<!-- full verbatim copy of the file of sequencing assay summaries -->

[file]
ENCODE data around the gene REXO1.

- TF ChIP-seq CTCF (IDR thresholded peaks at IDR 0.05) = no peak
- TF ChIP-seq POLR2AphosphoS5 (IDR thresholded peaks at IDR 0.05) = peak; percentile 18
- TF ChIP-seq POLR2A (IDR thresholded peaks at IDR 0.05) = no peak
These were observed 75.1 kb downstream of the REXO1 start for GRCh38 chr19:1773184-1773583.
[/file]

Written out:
ENCODE data around the gene REXO1.

- TF ChIP-seq CTCF (IDR thresholded peaks at IDR 0.05) = no peak
- TF ChIP-seq POLR2AphosphoS5 (IDR thresholded peaks at IDR 0.05) = peak; percentile 18
- TF ChIP-seq POLR2A (IDR thresholded peaks at IDR 0.05) = no peak
These were observed 75.1 kb downstream of the REXO1 start for GRCh38 chr19:1773184-1773583.